speechless by bodily pain. The dear little fellow, having
recovered his animal spirits, was standing upon her most tender
foot, by way of getting his face (which looked like a capital
O in a red-lettered play-bill) on a level with the writing-

"Of course, Lavinia will be a parlour boarder," continued
the enviable father; "and on one point I wish my directions
to be strictly observed. The fact is, that some ridiculous
love affair, with a person much her inferior in life, has been
the cause of her present state of mind. Knowing that of
course, under your care, she can have no opportunity of
meeting this person, I do not object to indeed, I should
rather prefer her mixing with such society as you see

This important statement was again interrupted by the
high-spirited little creature, in the excess of his joyousness
breaking a pane of glass, and nearly precipitating himself
into an adjacent area. James was rung for; considerable
confusion and screaming succeeded ; two little blue legs were
seen to kick violently in the air as the man left the room,
and the child was gone.

"Mr. Brook Dingwall would like Miss Brook Dingwall to
learn everything," said Mrs. Brook Dingwall, Avho hardly
ever said anything at all.

" Certainly," said both the Miss Crumptons together.

" And as I trust the plan I have devised will be effectual in
weaning my daughter from this absurd idea, Miss Crumpton,"
continued the legislator, " I hope you will have the goodness
to comply, in all respects, Avith any request I may forward
to you."

The promise was of course made ; and after a lengthened
discussion, conducted on behalf of the Dingwalls with the
most becoming diplomatic gravity, and on that of the
Crumptons with profound respect, it was finally arranged that


Miss Lavinia should be forwarded to Hammersmith on the
next day but one, on which occasion the half-yearly ball
given at the establishment was to take place. It might divert
the dear girl's mind. This, by the way, was another bit of

Miss Lavinia was introduced to her future governess, and
both the Miss Crumptons pronounced her "a most charming
girl;" an opinion which, by a singular coincidence, they
always entertained of any new pupil.

Courtesies were exchanged, acknowledgments expressed,
condescension exhibited, and the interview terminated.

Preparations, to make use of theatrical phraseology, " on a
scale of magnitude never before attempted," were incessantly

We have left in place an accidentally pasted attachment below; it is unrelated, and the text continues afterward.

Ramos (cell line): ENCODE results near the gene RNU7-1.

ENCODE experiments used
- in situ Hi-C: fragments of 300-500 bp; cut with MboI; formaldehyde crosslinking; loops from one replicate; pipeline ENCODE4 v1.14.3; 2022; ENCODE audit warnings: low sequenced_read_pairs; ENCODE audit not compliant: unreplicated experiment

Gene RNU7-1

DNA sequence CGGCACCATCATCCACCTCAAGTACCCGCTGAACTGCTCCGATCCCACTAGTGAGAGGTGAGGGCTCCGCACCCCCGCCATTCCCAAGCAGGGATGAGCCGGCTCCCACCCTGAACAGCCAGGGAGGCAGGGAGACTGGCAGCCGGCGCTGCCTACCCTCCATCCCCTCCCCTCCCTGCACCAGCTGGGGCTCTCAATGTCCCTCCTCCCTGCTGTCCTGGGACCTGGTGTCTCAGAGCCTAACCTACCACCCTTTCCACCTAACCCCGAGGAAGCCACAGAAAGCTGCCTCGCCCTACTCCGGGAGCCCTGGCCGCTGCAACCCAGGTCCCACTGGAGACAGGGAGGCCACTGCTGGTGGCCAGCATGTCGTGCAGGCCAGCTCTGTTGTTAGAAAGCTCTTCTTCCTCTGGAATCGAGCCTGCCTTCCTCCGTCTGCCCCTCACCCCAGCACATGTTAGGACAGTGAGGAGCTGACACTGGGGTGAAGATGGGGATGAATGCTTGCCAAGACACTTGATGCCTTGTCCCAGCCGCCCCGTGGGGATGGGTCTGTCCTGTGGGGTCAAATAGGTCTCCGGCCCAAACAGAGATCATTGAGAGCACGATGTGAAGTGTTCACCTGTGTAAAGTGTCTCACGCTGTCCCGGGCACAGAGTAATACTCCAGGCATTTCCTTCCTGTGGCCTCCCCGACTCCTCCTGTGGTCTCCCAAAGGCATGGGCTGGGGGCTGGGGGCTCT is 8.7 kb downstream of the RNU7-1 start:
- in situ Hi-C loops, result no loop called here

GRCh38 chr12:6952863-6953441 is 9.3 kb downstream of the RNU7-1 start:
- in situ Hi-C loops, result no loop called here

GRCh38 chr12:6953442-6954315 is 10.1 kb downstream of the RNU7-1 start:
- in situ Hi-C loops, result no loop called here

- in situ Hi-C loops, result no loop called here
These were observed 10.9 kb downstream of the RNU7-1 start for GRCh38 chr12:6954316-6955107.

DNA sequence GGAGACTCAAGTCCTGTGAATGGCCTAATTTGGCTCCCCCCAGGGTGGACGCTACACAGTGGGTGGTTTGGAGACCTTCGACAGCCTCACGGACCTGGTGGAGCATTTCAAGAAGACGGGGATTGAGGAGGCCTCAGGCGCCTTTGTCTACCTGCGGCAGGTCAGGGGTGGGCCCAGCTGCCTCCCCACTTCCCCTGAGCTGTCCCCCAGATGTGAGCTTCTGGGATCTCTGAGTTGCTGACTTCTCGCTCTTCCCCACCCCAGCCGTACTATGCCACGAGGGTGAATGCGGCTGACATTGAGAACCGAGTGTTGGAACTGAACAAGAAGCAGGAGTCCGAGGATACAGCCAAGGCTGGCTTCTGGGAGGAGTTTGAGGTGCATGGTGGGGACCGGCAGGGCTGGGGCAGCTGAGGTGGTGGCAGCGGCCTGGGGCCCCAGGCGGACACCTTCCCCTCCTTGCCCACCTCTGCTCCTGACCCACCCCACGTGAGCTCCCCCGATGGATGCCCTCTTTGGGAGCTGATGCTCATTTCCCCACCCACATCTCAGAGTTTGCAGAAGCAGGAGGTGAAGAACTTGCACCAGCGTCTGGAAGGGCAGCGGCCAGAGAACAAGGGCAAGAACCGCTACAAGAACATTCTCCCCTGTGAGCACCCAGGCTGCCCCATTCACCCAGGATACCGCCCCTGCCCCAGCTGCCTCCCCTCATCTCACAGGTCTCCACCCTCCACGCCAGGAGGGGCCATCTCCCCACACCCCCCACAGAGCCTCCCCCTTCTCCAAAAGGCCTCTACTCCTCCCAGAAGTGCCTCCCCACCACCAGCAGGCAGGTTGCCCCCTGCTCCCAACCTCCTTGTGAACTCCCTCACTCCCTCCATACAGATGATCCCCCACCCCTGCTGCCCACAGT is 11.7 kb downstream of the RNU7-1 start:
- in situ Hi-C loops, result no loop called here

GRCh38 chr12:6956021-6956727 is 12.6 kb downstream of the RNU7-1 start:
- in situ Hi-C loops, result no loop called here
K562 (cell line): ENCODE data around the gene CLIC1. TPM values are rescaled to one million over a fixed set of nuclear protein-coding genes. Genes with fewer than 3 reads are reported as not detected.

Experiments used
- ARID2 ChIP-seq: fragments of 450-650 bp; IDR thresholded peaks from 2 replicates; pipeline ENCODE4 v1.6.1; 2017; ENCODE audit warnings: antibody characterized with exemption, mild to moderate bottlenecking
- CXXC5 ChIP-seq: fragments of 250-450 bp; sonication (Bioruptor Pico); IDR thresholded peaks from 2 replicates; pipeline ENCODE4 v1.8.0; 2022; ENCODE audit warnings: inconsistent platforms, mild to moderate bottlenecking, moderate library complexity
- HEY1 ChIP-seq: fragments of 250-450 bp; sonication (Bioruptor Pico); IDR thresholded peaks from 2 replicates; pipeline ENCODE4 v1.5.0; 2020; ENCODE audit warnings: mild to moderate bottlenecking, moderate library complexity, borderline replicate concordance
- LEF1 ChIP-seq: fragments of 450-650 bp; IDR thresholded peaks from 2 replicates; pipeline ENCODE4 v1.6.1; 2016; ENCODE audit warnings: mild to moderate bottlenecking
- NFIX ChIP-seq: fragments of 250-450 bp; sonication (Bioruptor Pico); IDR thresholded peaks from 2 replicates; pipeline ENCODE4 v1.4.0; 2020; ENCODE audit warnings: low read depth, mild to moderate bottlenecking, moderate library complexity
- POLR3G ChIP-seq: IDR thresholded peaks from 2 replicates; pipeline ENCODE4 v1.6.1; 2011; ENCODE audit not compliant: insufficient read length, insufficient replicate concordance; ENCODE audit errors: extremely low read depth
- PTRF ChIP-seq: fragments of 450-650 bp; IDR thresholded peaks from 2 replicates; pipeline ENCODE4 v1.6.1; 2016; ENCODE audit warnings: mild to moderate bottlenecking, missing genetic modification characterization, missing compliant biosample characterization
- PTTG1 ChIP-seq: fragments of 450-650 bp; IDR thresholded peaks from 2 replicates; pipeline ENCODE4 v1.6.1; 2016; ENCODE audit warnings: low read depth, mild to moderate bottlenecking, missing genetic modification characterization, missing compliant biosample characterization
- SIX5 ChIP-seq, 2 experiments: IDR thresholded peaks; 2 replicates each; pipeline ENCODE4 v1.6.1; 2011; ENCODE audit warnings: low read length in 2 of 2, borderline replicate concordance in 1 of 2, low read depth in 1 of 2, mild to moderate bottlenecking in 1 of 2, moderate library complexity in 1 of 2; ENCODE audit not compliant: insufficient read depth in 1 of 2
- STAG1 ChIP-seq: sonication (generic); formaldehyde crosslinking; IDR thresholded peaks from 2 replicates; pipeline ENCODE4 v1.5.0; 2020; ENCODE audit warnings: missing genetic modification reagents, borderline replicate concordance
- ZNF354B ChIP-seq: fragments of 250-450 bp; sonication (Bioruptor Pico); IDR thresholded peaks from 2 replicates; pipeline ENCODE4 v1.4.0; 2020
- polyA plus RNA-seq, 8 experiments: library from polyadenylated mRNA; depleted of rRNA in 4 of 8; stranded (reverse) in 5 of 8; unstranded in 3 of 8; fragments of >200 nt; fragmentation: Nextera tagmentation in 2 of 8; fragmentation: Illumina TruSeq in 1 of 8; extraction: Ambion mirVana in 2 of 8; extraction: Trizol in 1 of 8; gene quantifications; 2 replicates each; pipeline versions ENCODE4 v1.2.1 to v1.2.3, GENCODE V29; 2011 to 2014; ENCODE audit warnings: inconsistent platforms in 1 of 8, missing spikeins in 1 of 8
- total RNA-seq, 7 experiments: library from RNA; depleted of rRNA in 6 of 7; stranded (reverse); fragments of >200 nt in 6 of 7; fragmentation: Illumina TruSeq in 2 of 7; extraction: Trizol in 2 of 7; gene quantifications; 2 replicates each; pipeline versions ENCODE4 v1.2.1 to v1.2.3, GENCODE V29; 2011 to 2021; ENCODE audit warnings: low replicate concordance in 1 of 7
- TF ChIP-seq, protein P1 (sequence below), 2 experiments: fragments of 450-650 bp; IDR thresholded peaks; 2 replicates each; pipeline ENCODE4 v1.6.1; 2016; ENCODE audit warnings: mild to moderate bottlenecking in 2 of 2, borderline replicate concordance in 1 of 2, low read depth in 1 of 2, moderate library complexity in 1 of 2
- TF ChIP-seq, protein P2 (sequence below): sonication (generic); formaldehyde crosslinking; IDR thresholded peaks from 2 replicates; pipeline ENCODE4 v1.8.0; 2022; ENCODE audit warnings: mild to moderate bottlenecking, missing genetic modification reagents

made at Minerva House to give every effect to the forth-
coming ball. The largest room in the house was pleasingly
ornamented with blue calico roses, plaid tulips, and other
equally natural-looking artificial flowers, the work of the
young ladies themselves. The carpet was taken up, the
folding-doors were taken down, the furniture was taken out,
and rout-seats were taken in. The linen-drapers of Hammer-
smith were astounded at the sudden demand for blue sarsenet
ribbon, and long white gloves. Dozens of geraniums were
purchased for bouquets, and a harp and two violins were
bespoke from town, in addition to the grand piano already on
the premises. The young ladies who were selected to show
off on the occasion, and do credit to the establishment,
practised incessantly, much to their own satisfaction, and
greatly to the annoyance of the lame old gentleman over the
way; and a constant correspondence was kept up, between
the Misses Crumpton and the Hammersmith pastrycook.

The evening came ; and then there was such a lacing of
stays, and tying of sandals, and dressing of hair, as never
can take place with a proper degree of bustle out of a
boarding-school. The smaller girls managed to be in every-
body's way, and were pushed about accordingly ; and the
elder ones dressed, and tied, and flattered, and envied, one

VOL. i. 2 c


another, as earnestly and sincerely as if they had actually

come out.

"How do I look, dear?" inquired Miss Emily Smithers,
the belle of the house, of Miss Caroline Wilson, who was her

Online LibraryCharles DickensThe works of Charles Dickens (Volume 26) → online text (page 30 of 31)